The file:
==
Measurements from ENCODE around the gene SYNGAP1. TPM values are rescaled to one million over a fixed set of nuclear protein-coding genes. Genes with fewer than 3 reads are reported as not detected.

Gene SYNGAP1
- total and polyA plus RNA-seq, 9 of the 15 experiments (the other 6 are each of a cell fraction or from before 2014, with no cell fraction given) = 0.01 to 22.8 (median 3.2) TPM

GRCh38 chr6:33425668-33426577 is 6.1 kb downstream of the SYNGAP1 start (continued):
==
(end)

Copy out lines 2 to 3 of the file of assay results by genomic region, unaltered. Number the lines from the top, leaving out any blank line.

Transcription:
Gene SYNGAP1
- total and polyA plus RNA-seq, 9 of the 15 experiments (the other 6 are each of a cell fraction or from before 2014, with no cell fraction given) = 0.01 to 22.8 (median 3.2) TPM